WHAT CAN GENETICS TELL US ABOUT OUR SKIN?
It’s clear that both nature and nurture play a role in skin appearance as we age. Regarding nurture (extrinsic factors), lifestyle choices around diet, fitness, sun exposure, and substance use reflect heavily on skin quality . And regarding nature (intrinsic factors), our racial background(s) determine skin and hair tone, thickness, and textures [2–4]. However, outside of melanin production, what other genetic differences contribute to skin aging and resilience to stressors? Furthermore, could a deeper understanding of our genetics lead us to personalized skin care solutions?
SINGLE NUCLEOTIDE POLYMORPHISM (SNP)
Phenotypic, or observable variability between individuals like eye color, hair color, skin tone, and even disease risk is largely explained by SNPs [5,6]. SNP is a genetics term that refers to a single change at a specific location in the DNA sequence that correlates with some sort of identifiable trait in at least 1% of the population . While some traits are visible to the naked eye, recent research has revealed that SNPs also influence our ability to produce collagen, maintain moisture content, accumulate wrinkles, and our sensitivity to certain extrinsic stressors [3,8–11]. So, how are SNPs discovered and how do we find out which ones are relevant to us?
GENOME WIDE ASSOCIATION STUDIES (GWAS)
GWAS are large, cross-sectional studies that examine the sequenced genomes of thousands to millions of participants. For example, in a study of over 26,000 individuals, researchers examined the genomes of over 3,000 acne vulgaris sufferers versus non-affected individuals. They were able to identify 15 SNPs that were statistically unique to the population of acne vulgaris sufferers . Other inquiries have identified SNPs that correlate with skin aging in both European and more melanin-rich Latin American populations . GWAS studies by large teams of skilled researchers are helping us understand how much of the skin aging process we have control over and choose the most effective therapies .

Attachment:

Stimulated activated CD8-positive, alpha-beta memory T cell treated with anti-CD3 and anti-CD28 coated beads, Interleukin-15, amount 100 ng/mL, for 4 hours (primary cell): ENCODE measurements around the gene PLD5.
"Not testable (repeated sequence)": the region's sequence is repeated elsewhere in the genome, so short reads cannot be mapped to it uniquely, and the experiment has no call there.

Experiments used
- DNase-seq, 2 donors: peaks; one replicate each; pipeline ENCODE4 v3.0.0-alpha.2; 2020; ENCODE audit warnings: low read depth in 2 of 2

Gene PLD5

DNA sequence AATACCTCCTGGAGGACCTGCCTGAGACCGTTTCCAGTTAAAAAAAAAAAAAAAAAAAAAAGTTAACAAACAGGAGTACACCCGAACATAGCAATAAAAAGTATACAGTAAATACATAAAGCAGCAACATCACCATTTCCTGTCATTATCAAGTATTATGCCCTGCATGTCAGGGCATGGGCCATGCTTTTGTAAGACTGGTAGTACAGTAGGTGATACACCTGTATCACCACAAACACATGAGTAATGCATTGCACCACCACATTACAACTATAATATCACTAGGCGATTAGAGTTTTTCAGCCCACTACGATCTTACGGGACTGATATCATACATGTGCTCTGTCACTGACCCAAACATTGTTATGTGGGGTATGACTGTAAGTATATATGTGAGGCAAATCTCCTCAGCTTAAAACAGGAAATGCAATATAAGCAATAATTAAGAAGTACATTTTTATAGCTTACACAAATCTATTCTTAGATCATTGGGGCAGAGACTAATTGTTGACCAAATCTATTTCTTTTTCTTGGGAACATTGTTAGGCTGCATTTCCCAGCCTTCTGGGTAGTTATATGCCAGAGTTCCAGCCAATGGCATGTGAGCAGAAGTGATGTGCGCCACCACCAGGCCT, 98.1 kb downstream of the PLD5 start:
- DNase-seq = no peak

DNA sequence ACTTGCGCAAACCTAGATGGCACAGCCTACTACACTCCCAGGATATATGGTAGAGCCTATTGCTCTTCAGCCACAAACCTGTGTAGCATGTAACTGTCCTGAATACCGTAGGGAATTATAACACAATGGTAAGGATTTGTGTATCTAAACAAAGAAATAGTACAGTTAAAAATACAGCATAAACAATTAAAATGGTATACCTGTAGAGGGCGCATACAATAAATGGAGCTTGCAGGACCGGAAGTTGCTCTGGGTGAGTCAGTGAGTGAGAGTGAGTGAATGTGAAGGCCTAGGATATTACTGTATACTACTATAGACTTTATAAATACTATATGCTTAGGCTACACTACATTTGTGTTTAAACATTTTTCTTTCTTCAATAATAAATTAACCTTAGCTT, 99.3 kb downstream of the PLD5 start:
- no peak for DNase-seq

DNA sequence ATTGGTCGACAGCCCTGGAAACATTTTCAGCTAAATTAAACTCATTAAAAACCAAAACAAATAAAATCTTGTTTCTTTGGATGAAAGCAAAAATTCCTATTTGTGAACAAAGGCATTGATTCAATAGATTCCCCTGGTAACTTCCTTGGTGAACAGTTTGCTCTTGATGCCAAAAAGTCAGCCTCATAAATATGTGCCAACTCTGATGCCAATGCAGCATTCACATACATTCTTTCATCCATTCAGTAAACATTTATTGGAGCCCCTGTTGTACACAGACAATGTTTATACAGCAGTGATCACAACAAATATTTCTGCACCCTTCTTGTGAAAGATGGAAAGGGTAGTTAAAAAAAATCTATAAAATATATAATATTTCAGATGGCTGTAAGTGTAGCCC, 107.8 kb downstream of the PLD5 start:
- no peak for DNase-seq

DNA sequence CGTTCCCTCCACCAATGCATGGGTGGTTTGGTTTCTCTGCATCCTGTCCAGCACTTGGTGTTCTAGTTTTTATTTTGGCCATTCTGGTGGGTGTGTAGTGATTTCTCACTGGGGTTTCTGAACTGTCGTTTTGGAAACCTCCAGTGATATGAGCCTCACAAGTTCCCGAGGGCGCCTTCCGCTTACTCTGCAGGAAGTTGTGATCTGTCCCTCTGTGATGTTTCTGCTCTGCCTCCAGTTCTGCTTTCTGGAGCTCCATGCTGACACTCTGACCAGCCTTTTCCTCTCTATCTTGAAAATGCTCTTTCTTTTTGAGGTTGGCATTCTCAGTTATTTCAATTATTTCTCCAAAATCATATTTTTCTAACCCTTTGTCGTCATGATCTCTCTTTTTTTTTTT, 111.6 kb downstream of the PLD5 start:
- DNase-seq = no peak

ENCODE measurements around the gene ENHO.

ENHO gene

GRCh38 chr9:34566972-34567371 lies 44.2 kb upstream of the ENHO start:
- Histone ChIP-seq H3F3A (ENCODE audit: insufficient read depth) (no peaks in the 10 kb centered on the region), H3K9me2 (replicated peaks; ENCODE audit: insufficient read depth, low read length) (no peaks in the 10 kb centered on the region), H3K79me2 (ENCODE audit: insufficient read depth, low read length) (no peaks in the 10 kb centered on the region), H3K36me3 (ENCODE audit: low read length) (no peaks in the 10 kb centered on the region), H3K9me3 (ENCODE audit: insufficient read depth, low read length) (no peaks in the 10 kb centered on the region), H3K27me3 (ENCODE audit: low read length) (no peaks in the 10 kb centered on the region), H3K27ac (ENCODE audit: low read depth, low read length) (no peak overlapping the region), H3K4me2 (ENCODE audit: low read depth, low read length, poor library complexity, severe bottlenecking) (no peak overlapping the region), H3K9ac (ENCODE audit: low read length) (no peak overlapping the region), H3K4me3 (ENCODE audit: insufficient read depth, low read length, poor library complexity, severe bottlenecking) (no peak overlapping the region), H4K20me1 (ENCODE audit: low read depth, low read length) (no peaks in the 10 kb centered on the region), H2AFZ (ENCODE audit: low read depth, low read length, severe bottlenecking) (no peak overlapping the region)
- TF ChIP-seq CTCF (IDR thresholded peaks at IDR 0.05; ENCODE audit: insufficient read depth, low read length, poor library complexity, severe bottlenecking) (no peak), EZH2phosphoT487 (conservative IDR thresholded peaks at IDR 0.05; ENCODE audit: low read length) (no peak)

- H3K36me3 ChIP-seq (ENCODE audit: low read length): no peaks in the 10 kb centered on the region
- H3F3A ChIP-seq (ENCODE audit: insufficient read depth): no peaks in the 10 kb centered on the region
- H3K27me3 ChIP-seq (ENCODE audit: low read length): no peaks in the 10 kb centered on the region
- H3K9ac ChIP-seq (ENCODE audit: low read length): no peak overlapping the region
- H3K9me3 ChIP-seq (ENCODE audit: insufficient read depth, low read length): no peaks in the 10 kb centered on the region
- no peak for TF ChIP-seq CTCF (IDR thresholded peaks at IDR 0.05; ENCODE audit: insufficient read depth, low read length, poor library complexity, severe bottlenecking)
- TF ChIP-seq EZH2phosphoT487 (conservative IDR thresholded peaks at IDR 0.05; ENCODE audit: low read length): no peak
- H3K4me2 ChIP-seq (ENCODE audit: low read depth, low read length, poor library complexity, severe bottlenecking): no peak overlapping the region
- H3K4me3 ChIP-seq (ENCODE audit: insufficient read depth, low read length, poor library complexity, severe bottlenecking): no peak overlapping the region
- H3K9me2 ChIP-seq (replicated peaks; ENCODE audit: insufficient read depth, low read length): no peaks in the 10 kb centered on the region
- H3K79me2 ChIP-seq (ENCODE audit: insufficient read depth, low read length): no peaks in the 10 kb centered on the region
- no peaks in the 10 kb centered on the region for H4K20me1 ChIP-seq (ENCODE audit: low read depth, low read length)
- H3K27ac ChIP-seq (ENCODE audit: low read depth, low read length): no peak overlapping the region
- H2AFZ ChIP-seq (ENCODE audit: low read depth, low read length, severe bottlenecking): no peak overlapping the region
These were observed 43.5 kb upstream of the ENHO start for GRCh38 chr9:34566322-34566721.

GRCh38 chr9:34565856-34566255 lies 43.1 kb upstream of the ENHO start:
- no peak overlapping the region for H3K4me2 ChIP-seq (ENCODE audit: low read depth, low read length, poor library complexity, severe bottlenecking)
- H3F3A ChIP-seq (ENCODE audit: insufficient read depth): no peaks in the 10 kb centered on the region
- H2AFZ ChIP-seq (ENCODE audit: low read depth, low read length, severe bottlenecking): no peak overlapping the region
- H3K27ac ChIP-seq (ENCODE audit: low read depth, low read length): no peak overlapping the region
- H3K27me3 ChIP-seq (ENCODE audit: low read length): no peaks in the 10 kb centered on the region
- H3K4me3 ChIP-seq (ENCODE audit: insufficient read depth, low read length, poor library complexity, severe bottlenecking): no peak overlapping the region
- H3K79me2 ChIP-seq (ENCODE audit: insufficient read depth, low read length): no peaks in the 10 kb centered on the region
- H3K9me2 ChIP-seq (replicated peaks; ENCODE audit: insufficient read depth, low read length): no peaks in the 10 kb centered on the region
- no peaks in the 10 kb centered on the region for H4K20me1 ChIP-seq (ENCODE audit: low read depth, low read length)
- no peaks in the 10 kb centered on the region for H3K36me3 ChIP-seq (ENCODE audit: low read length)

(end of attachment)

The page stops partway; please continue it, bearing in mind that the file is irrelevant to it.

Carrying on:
PERSONALIZED SKIN CARE
Because there are tens to hundreds of SNPs that can correlate with a specific skin phenotype, it will take a while for commercial skin care products to account for our specific genetic predispositions. In the example of acne described above, each SNP represents a possible enzyme or affected pathway that could be targeted to treat acne and further clinical research must be done to develop effective products. For those with an interest in biohacking, having your entire genome sequenced through companies like Nebula Genomics can allow you the freedom to compare your genome with the results of this preliminary literature. You may gain a better understanding of your risks of hyperpigmentation, photoaging, acne, and skin cancer. Interestingly, some SNPs associated with reduced photoaging can be traced back to specific racial backgrounds while others are relevant across different ethnicities [4,13,14]. There is much more to the genetic determinants of skin aging than melanin content and we have barely scratched the surface of this exciting skin care revolution.
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